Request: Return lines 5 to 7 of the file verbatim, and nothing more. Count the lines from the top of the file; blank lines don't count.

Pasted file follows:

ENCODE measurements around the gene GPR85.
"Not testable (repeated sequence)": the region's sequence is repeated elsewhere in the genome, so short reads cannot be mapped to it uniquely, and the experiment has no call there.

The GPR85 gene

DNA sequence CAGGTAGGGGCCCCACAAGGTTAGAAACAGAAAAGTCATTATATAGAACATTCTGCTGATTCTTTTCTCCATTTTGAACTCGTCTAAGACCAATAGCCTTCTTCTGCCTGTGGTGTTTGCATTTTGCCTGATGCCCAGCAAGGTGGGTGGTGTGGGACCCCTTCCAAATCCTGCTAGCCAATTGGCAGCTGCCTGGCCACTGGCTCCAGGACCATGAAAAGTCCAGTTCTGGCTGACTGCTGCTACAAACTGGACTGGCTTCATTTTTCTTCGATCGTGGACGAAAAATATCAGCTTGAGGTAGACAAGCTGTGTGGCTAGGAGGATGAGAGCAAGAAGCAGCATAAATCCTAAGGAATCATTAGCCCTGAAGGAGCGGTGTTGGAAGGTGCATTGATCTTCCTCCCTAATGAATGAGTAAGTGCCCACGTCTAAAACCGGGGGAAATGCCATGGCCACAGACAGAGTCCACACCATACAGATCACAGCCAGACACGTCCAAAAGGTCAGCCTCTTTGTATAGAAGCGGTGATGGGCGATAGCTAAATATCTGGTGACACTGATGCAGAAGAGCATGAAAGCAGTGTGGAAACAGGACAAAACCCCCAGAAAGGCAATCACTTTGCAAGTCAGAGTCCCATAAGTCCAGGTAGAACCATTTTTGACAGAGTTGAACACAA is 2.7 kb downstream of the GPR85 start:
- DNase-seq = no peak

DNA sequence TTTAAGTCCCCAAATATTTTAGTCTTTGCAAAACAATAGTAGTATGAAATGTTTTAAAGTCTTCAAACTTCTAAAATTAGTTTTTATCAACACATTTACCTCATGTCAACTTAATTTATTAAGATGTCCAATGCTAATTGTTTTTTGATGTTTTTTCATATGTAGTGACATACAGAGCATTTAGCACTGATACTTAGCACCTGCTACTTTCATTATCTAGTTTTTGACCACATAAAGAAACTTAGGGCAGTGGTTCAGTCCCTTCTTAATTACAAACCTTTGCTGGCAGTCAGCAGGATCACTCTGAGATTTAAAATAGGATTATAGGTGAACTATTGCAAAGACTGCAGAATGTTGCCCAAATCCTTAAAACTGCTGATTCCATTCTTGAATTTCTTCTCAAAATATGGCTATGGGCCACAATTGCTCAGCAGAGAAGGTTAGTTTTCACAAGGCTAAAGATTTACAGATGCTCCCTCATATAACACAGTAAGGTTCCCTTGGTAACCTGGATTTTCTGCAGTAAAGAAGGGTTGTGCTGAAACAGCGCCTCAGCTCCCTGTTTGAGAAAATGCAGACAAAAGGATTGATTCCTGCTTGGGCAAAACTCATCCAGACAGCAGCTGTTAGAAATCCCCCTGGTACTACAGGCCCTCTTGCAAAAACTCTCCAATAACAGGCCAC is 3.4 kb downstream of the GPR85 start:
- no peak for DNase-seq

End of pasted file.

- DNase-seq = no peak

DNA sequence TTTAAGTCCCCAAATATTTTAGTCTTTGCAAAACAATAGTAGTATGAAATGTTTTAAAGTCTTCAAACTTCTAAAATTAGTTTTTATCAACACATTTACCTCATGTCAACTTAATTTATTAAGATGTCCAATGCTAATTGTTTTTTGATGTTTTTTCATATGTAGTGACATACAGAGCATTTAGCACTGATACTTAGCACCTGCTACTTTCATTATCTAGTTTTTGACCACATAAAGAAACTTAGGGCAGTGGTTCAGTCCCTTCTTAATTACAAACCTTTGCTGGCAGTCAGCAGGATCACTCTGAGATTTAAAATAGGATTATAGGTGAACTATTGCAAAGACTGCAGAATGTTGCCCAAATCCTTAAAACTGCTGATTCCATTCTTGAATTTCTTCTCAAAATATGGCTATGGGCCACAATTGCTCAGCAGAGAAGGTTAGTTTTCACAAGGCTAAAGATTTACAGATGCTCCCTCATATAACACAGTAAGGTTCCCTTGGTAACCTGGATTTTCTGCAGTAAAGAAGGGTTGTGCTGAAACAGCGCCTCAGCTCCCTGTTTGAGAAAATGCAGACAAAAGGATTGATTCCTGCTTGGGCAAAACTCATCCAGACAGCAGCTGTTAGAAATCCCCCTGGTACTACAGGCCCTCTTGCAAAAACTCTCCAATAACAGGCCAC is 3.4 kb downstream of the GPR85 start:
- no peak for DNase-seq